New Delhi: The Union government managed to buy itself more time till after a review of the ground situation in Kashmir by an all-party delegation even as it, in the absence of a consensus, shied away from any decision on the sensitive issue of the Armed Forces Special Powers Act (AFSPA).

Decision deferred: People’s Democratic Party chief Mehbooba Mufti (second from right) and other leaders at an all-party meet on Kashmir at the Prime Minister’s residence in New Delhi on Wednesday. Arvind Yadav / Hindustan Times

Meanwhile, violence spread to new areas of Kashmir on Wednesday. About 14 demonstrators and one policeman were killed on 13 September, when, according to state police officials, an Iranian television report of a Quran being desecrated in the US fuelled the anger. The valley has been witnessing street violence and anti-establishment demonstrations for the past three months that has led to the death of 90 people.

The decision to send an all-party delegation was taken at a five-hour-long, all-party meeting convened by Prime Minister Manmohan Singh. The government is expected to take a decision on the withdrawal of the AFSPA based on the findings of the delegation that is expected to travel to Kashmir either later this week or early next week.

“The leaders agreed that the delegation should meet all sections of the people and gather all shades of opinion," a statement from the government said.

Singh, who addressed the political party leaders at his residence, said he was “shocked and distressed to see young men and women—even children—joining the protests on the streets." He said his government, which has come under criticism from opposition parties for its failure to control the situation, also said it is ready for dialogue with any group that does not use violence.

Two days after the Union cabinet indicated that there was a “governance and trust deficit" in the state run by Omar Abdullah of the National Conference, the ruling Congress’ coalition partner, the Prime Minister said he had told the state government to “restore peace and public order in order to create conditions congenial to a dialogue process."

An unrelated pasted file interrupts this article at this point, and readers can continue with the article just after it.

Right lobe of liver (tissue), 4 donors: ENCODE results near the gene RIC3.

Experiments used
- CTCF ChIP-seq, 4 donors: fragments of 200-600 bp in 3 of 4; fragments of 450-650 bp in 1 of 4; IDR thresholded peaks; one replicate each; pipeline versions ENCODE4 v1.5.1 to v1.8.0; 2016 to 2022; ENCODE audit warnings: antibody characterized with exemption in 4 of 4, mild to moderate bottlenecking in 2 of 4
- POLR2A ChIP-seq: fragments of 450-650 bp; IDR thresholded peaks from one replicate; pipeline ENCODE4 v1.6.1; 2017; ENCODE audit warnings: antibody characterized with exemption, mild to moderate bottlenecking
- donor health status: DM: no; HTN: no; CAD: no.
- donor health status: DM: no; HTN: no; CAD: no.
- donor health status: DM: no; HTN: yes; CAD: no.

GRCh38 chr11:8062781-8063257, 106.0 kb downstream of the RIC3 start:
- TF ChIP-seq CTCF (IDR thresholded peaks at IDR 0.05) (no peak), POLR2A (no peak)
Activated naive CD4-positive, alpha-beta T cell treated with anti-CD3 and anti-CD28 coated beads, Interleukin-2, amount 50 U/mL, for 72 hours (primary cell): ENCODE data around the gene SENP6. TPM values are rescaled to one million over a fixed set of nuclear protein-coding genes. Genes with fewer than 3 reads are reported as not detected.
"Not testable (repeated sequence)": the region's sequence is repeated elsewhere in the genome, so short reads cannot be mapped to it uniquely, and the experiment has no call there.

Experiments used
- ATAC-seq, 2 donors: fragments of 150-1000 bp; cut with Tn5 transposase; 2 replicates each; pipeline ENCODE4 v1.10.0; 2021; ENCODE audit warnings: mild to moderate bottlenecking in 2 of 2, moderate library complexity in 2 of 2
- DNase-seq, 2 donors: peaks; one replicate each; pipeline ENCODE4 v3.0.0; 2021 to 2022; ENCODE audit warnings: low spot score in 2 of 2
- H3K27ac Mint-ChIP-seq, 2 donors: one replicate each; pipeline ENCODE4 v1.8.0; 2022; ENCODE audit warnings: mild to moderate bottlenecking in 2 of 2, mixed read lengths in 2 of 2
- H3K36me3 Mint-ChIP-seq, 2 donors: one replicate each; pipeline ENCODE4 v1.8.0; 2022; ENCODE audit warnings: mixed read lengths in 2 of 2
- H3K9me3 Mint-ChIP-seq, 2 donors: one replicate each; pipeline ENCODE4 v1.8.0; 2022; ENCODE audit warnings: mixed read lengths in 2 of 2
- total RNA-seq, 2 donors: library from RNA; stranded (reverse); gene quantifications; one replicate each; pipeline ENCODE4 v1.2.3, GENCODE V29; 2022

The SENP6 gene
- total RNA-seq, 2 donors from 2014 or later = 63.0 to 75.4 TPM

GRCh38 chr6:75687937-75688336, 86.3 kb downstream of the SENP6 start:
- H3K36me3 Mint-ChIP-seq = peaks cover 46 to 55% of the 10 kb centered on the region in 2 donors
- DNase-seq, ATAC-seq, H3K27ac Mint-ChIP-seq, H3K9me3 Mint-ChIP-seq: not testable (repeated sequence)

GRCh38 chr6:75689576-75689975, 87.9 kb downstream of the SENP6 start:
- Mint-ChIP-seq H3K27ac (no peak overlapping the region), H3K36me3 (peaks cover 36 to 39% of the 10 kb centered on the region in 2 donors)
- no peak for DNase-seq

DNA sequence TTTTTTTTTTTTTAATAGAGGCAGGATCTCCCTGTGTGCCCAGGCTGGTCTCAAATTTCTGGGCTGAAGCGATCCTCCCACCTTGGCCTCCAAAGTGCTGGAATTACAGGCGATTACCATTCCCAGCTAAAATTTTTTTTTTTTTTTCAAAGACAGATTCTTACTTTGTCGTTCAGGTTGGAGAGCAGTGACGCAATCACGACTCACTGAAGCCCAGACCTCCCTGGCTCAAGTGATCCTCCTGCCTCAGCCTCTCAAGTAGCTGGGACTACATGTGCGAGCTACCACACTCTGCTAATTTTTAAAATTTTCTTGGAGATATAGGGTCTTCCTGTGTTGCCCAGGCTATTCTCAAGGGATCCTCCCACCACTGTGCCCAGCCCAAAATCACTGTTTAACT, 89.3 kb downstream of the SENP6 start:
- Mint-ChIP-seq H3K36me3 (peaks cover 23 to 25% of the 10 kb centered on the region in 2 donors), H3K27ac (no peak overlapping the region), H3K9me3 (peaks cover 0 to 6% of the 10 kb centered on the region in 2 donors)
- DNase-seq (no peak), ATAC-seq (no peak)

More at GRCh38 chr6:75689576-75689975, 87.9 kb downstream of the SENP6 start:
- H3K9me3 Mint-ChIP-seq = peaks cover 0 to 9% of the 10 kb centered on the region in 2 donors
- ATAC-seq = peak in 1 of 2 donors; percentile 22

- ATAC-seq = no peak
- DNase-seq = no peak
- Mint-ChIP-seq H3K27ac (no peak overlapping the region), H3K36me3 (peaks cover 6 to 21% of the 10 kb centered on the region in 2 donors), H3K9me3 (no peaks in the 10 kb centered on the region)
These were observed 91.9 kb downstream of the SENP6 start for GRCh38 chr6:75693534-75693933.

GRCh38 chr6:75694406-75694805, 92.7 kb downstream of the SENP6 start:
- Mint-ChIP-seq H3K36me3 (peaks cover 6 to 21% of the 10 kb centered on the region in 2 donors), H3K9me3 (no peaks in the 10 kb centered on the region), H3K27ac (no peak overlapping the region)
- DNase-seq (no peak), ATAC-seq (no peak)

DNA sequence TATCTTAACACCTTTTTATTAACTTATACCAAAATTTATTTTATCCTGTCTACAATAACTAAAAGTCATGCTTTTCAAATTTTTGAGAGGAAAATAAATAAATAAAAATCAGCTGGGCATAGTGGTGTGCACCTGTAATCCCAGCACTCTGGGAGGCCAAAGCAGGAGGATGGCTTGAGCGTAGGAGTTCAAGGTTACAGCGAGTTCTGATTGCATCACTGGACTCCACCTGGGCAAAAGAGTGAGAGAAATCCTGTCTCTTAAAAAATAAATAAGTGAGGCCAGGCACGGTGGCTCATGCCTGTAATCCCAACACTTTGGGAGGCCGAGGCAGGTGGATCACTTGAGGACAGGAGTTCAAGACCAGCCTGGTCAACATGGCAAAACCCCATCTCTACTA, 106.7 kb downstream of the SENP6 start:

Congress president Sonia Gandhi, who spoke at the all-party meeting held at Singh’s residence, linked the turmoil in Kashmir to anger and pain among Kashmiri youth who grew up in “conflict and brutality". She added that their “legitimate aspirations" must be respected and a magnanimous approach adopted to give them hope.

However, political differences among the parties were evident at the meeting. Mehbooba Mufti, the leader of the People’s Democratic Party (PDP), the main opposition in Jammu and Kashmir, severely criticized the state government. Mufti, who had earlier skipped a meeting convened by the Prime Minister over the Kashmir crisis, demanded unconditional talks with all stakeholders, including separatists. She also demanded the release of the youths who were detained during the protests. “There is no ready-made solution for the Kashmir problem. It should be" examined compassionately, Mufti said. The PDP leader also demanded confidence-building measures and a complete revocation of the AFSPA.

Although the centre has been considering amendments to the AFSPA, deemed draconian by its critics, the defence ministry has been opposed to this, saying the armed forces require legal protection while dealing with situations such as that in Kashmir. The Abdullah government had proposed a partial withdrawal of the act.

The main opposition Bharatiya Janata Party opposed any amendments to the AFSPA but its spokesperson Ravi Shankar Prasad said the party would cooperate with the government for “any dialogue within the framework of the constitution" with those who “abjure violence."

PTI contributed to this story.